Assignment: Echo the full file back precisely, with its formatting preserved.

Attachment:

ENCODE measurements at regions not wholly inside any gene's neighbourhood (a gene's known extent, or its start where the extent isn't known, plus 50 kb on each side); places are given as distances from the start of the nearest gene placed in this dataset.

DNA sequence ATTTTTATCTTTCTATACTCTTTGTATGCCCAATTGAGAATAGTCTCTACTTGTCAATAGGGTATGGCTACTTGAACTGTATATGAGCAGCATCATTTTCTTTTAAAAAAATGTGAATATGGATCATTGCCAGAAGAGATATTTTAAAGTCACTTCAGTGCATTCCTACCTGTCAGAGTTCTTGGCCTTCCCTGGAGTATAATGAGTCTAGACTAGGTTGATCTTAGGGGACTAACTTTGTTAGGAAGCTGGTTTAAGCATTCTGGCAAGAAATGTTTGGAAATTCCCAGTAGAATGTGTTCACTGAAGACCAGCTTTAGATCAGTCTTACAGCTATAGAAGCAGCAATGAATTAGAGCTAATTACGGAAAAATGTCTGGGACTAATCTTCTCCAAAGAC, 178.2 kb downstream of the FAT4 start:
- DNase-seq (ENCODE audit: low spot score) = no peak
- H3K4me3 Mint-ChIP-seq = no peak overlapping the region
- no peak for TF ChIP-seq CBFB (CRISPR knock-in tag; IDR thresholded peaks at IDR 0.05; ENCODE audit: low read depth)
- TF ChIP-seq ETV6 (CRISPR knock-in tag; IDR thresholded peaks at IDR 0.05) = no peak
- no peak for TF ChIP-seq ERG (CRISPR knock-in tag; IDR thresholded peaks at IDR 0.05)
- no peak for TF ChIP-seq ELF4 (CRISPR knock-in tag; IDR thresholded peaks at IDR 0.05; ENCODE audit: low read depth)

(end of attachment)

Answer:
ENCODE measurements at regions not wholly inside any gene's neighbourhood (a gene's known extent, or its start where the extent isn't known, plus 50 kb on each side); places are given as distances from the start of the nearest gene placed in this dataset.

DNA sequence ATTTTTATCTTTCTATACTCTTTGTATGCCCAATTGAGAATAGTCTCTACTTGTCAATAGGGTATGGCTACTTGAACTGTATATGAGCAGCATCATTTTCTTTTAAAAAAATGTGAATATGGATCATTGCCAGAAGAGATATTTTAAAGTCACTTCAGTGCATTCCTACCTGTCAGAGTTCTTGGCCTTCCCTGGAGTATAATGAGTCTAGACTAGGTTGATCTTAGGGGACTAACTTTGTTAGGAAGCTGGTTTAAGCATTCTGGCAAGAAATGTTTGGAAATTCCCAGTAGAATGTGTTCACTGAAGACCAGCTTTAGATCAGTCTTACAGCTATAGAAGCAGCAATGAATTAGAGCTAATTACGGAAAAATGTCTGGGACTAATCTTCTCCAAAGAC, 178.2 kb downstream of the FAT4 start:
- DNase-seq (ENCODE audit: low spot score) = no peak
- H3K4me3 Mint-ChIP-seq = no peak overlapping the region
- no peak for TF ChIP-seq CBFB (CRISPR knock-in tag; IDR thresholded peaks at IDR 0.05; ENCODE audit: low read depth)
- TF ChIP-seq ETV6 (CRISPR knock-in tag; IDR thresholded peaks at IDR 0.05) = no peak
- no peak for TF ChIP-seq ERG (CRISPR knock-in tag; IDR thresholded peaks at IDR 0.05)
- no peak for TF ChIP-seq ELF4 (CRISPR knock-in tag; IDR thresholded peaks at IDR 0.05; ENCODE audit: low read depth)